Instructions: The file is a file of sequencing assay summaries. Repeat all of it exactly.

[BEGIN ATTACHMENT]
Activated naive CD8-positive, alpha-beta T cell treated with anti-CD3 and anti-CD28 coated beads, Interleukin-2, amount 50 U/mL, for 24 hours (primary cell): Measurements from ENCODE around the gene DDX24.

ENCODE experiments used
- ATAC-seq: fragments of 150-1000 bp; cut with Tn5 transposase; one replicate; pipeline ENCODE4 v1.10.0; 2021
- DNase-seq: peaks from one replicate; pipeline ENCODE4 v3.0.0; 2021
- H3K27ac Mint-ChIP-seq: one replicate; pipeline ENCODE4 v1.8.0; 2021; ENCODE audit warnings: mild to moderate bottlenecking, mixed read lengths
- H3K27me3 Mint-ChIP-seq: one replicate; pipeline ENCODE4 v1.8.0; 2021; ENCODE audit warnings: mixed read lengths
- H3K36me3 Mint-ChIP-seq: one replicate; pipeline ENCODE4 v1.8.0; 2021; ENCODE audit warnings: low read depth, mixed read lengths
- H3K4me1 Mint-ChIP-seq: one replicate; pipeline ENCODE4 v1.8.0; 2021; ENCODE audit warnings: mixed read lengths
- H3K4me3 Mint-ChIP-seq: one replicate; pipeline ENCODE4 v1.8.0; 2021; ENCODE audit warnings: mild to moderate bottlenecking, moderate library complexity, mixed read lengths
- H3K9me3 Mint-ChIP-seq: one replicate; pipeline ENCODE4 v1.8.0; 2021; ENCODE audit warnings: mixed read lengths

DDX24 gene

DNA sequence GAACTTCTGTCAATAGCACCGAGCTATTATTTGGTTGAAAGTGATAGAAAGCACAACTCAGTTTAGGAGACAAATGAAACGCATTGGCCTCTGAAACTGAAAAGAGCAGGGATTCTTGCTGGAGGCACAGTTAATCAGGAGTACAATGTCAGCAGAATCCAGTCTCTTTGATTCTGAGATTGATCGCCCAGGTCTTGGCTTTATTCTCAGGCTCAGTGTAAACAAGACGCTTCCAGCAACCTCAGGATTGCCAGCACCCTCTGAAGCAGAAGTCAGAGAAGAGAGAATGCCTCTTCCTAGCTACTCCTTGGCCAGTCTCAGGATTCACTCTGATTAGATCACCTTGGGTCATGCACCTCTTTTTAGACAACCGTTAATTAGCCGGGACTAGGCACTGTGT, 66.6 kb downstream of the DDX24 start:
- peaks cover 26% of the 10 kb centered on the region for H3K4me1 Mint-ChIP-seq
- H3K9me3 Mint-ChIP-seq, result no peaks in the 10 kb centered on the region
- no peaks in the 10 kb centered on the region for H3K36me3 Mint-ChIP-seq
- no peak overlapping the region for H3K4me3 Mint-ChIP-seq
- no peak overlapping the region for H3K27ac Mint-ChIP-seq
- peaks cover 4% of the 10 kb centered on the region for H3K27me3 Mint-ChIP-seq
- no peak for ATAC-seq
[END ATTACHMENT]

Activated naive CD8-positive, alpha-beta T cell treated with anti-CD3 and anti-CD28 coated beads, Interleukin-2, amount 50 U/mL, for 24 hours (primary cell): Measurements from ENCODE around the gene DDX24.

ENCODE experiments used
- ATAC-seq: fragments of 150-1000 bp; cut with Tn5 transposase; one replicate; pipeline ENCODE4 v1.10.0; 2021
- DNase-seq: peaks from one replicate; pipeline ENCODE4 v3.0.0; 2021
- H3K27ac Mint-ChIP-seq: one replicate; pipeline ENCODE4 v1.8.0; 2021; ENCODE audit warnings: mild to moderate bottlenecking, mixed read lengths
- H3K27me3 Mint-ChIP-seq: one replicate; pipeline ENCODE4 v1.8.0; 2021; ENCODE audit warnings: mixed read lengths
- H3K36me3 Mint-ChIP-seq: one replicate; pipeline ENCODE4 v1.8.0; 2021; ENCODE audit warnings: low read depth, mixed read lengths
- H3K4me1 Mint-ChIP-seq: one replicate; pipeline ENCODE4 v1.8.0; 2021; ENCODE audit warnings: mixed read lengths
- H3K4me3 Mint-ChIP-seq: one replicate; pipeline ENCODE4 v1.8.0; 2021; ENCODE audit warnings: mild to moderate bottlenecking, moderate library complexity, mixed read lengths
- H3K9me3 Mint-ChIP-seq: one replicate; pipeline ENCODE4 v1.8.0; 2021; ENCODE audit warnings: mixed read lengths

DDX24 gene

DNA sequence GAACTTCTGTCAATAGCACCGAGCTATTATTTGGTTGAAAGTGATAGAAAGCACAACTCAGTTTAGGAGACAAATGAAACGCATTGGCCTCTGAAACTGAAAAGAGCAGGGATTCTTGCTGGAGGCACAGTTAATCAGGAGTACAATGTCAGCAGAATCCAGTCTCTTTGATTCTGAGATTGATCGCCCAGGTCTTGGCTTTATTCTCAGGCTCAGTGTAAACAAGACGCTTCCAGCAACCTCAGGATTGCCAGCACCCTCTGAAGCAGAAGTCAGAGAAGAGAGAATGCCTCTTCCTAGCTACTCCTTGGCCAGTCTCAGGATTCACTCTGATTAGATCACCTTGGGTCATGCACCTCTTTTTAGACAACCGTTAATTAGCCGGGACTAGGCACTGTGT, 66.6 kb downstream of the DDX24 start:
- peaks cover 26% of the 10 kb centered on the region for H3K4me1 Mint-ChIP-seq
- H3K9me3 Mint-ChIP-seq, result no peaks in the 10 kb centered on the region
- no peaks in the 10 kb centered on the region for H3K36me3 Mint-ChIP-seq
- no peak overlapping the region for H3K4me3 Mint-ChIP-seq
- no peak overlapping the region for H3K27ac Mint-ChIP-seq
- peaks cover 4% of the 10 kb centered on the region for H3K27me3 Mint-ChIP-seq
- no peak for ATAC-seq